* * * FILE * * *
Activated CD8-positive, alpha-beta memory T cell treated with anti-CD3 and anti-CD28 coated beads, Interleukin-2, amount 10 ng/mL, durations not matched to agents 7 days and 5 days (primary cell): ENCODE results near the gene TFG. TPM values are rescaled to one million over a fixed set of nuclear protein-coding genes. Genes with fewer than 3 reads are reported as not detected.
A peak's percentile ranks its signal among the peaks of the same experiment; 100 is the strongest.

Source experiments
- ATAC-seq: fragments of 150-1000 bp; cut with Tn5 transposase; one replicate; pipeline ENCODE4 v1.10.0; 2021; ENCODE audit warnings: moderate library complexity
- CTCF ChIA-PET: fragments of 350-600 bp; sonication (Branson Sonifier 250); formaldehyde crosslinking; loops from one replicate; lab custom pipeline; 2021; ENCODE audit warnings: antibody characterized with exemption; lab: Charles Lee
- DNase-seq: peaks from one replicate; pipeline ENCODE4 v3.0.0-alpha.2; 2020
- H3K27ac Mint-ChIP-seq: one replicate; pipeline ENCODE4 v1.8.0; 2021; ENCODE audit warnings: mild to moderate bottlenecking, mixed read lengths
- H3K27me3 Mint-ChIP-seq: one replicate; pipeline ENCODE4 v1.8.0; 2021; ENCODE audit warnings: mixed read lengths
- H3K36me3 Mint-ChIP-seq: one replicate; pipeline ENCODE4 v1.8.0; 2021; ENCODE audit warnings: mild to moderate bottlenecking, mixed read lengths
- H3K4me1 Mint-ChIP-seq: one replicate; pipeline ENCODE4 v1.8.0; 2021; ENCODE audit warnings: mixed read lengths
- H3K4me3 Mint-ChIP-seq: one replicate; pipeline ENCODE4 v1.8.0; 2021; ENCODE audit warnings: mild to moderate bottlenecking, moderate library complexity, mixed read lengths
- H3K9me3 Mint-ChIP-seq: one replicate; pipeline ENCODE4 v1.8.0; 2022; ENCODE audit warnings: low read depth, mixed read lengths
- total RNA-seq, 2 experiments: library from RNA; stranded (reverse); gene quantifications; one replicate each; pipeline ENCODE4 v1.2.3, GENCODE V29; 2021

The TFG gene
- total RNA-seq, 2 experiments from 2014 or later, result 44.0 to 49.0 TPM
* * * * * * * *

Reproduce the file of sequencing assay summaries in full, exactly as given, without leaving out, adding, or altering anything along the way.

Activated CD8-positive, alpha-beta memory T cell treated with anti-CD3 and anti-CD28 coated beads, Interleukin-2, amount 10 ng/mL, durations not matched to agents 7 days and 5 days (primary cell): ENCODE results near the gene TFG. TPM values are rescaled to one million over a fixed set of nuclear protein-coding genes. Genes with fewer than 3 reads are reported as not detected.
A peak's percentile ranks its signal among the peaks of the same experiment; 100 is the strongest.

Source experiments
- ATAC-seq: fragments of 150-1000 bp; cut with Tn5 transposase; one replicate; pipeline ENCODE4 v1.10.0; 2021; ENCODE audit warnings: moderate library complexity
- CTCF ChIA-PET: fragments of 350-600 bp; sonication (Branson Sonifier 250); formaldehyde crosslinking; loops from one replicate; lab custom pipeline; 2021; ENCODE audit warnings: antibody characterized with exemption; lab: Charles Lee
- DNase-seq: peaks from one replicate; pipeline ENCODE4 v3.0.0-alpha.2; 2020
- H3K27ac Mint-ChIP-seq: one replicate; pipeline ENCODE4 v1.8.0; 2021; ENCODE audit warnings: mild to moderate bottlenecking, mixed read lengths
- H3K27me3 Mint-ChIP-seq: one replicate; pipeline ENCODE4 v1.8.0; 2021; ENCODE audit warnings: mixed read lengths
- H3K36me3 Mint-ChIP-seq: one replicate; pipeline ENCODE4 v1.8.0; 2021; ENCODE audit warnings: mild to moderate bottlenecking, mixed read lengths
- H3K4me1 Mint-ChIP-seq: one replicate; pipeline ENCODE4 v1.8.0; 2021; ENCODE audit warnings: mixed read lengths
- H3K4me3 Mint-ChIP-seq: one replicate; pipeline ENCODE4 v1.8.0; 2021; ENCODE audit warnings: mild to moderate bottlenecking, moderate library complexity, mixed read lengths
- H3K9me3 Mint-ChIP-seq: one replicate; pipeline ENCODE4 v1.8.0; 2022; ENCODE audit warnings: low read depth, mixed read lengths
- total RNA-seq, 2 experiments: library from RNA; stranded (reverse); gene quantifications; one replicate each; pipeline ENCODE4 v1.2.3, GENCODE V29; 2021

The TFG gene
- total RNA-seq, 2 experiments from 2014 or later, result 44.0 to 49.0 TPM